Field Trip Notes
Ralphie's bored with chores, so he daydreams about building a robot to do his tasks. Before he can start, the Magic School Bus's mesmerglobber blows a gasket. At the body shop, Ralphie and the kids use spare parts to build a Ralphiebot. But the robot doesn't move! By trial and error, the kids learn that everything "hinges" on understanding how their own bodies move. They use parts that are like bones, joints, and muscles to get Ralphiebot working. But now the giant robot is out of control! Can Ralphie take Rapphiebot apart before he destroys the body shop?
Give Me a Hand
Time: 40 minutes
Group Size: Four
Ms. Frizzle's class uses a fantastical machine to see inside the human body. Your students can explore bones and joints by comparing their own hands and arms with a chicken wing.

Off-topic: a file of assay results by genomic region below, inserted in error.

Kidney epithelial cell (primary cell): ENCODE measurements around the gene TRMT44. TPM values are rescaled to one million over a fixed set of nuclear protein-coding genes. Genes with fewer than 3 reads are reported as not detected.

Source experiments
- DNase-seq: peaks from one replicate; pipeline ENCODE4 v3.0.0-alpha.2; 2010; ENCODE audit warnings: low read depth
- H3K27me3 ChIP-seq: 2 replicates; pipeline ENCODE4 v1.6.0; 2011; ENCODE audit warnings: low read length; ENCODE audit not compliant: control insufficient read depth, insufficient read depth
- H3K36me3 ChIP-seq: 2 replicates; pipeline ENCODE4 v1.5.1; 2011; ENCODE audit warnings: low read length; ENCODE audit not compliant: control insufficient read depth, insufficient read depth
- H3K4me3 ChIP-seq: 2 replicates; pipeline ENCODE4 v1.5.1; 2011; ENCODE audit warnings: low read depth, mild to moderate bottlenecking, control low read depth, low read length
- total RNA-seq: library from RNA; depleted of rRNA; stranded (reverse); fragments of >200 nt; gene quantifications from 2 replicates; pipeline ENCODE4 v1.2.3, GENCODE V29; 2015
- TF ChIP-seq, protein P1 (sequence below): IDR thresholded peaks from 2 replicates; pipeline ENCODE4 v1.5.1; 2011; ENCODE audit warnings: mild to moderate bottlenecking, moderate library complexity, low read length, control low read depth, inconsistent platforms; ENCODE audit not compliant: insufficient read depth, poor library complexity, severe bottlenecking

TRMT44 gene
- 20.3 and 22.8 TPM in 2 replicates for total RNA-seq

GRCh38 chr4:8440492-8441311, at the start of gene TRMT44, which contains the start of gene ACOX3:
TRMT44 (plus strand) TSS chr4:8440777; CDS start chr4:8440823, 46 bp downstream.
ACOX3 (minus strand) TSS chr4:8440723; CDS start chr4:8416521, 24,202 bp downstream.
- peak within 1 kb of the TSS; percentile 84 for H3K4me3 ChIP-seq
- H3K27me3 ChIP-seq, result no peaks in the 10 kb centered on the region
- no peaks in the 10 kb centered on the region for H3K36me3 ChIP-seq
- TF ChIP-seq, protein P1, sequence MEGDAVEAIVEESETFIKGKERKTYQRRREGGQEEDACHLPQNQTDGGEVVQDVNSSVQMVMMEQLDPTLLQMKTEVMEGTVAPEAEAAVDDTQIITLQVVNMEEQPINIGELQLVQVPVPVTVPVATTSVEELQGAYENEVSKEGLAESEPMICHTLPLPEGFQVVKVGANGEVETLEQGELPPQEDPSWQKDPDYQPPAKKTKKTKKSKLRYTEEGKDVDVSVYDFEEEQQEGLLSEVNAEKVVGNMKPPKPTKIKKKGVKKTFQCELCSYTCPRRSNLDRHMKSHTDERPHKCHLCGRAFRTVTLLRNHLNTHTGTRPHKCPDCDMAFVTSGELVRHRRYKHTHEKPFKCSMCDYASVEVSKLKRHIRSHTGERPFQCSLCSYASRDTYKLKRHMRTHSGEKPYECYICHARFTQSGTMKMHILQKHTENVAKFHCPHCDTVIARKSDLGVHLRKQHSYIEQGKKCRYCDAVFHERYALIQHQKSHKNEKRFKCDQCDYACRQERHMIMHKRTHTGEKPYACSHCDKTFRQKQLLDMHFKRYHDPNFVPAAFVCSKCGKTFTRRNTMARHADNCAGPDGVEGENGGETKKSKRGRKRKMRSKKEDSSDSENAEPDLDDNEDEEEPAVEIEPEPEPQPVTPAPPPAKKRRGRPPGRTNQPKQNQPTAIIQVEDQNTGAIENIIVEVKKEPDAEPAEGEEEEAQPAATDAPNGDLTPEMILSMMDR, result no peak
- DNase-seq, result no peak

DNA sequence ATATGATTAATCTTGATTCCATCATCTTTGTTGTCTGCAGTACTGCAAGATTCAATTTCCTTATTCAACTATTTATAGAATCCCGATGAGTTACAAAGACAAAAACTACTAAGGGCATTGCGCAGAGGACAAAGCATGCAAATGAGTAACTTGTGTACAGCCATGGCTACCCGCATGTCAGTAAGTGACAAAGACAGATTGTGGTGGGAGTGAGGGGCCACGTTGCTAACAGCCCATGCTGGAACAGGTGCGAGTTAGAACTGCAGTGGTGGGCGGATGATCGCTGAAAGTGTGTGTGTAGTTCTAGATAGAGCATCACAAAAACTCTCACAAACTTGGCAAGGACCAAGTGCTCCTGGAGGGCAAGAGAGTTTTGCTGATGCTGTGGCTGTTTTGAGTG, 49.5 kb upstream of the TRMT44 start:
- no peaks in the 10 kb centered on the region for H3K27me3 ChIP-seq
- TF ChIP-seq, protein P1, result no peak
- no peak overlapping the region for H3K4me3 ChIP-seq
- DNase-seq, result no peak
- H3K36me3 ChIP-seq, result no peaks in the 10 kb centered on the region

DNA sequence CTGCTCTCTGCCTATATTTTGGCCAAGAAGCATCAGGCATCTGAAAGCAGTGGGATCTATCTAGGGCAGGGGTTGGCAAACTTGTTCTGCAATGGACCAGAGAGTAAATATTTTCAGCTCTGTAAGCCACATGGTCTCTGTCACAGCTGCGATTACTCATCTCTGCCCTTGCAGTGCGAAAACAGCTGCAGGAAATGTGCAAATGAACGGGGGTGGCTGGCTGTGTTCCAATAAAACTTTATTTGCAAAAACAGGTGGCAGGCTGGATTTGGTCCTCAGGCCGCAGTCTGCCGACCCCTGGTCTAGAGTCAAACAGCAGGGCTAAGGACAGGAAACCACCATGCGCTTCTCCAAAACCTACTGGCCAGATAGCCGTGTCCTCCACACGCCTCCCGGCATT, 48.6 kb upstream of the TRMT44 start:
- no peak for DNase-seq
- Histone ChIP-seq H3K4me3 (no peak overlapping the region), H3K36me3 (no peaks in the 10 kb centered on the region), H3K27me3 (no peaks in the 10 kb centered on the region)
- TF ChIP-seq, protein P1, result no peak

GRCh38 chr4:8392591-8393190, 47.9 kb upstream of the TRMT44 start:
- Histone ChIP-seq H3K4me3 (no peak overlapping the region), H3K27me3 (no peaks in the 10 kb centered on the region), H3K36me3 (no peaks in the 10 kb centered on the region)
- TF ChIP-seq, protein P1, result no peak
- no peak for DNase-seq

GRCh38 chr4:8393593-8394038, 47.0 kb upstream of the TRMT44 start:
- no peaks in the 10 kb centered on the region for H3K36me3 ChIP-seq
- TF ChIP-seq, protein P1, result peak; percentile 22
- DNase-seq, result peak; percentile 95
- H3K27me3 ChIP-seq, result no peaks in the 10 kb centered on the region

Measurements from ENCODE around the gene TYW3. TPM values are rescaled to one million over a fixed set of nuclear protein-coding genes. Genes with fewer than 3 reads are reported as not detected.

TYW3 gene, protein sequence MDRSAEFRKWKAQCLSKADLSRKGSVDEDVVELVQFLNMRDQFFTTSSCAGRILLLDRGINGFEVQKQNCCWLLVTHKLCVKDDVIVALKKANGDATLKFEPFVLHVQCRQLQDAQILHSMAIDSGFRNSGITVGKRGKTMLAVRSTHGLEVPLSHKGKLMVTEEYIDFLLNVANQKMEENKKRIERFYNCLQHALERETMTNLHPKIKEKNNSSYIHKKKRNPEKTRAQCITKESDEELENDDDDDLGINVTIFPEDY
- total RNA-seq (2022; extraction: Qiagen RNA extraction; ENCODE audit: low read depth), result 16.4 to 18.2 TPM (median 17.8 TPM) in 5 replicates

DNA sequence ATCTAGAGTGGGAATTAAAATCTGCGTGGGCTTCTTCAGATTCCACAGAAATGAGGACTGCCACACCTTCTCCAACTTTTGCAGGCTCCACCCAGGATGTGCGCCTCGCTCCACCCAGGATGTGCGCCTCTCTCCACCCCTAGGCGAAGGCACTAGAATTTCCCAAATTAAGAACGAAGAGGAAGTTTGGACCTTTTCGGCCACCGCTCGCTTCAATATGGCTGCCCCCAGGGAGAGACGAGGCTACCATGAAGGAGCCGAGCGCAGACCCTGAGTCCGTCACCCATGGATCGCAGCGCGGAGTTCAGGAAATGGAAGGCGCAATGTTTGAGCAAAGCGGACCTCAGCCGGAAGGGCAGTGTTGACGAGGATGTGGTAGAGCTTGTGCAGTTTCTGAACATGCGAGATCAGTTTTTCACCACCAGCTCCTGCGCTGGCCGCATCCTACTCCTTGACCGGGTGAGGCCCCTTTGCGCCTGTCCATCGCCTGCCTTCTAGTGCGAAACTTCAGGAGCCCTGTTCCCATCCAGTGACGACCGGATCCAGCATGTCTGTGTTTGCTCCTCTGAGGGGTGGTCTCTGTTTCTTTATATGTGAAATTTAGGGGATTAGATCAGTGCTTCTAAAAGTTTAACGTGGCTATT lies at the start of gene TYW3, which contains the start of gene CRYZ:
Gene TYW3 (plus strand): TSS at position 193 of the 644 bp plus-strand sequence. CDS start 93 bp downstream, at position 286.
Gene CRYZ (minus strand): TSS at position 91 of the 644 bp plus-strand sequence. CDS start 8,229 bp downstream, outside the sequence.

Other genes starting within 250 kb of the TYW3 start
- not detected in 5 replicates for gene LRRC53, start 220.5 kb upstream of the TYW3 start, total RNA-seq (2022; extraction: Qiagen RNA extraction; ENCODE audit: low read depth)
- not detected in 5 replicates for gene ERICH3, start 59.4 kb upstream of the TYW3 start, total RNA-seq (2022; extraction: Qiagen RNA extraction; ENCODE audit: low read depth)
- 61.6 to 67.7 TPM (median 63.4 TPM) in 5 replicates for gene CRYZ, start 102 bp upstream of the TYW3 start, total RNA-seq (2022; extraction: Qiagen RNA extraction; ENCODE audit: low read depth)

What You Need
- Copies of Give Me a Hand reproducible, one for each student
- 1 chicken wing per group of four students
Ahead of Time
Boil chicken wings for 5-10 minutes. Push meat off, but leave bones intact. Boil two minutes in soapy water.
Talk About It
Ask: How many bones and joints do you think your body has? (206 bones; more than 230 joints)
What To Do
- Show students the chicken wings. Ask: What different parts do you see? (Hard parts — bones; places where bones connect — joints; stringy material — ligaments.)
- Give each group one chicken wing and copies of the activity page.
- Have children record the similarities and differences between their own arms and the wing, including size, number of bones and joints (we have 32 bones and 20 joints from shoulder to hand; wings have 10 bones and 6 joints, including tiny bones at tip), movement, skin, etc.
Have children make a muscle by flexing one arm. Then have them place their free hand on the muscle and bend their forearms up and down. Ask: What do you feel? (muscle movement) What other parts of your body can you flex to make a muscle more visible?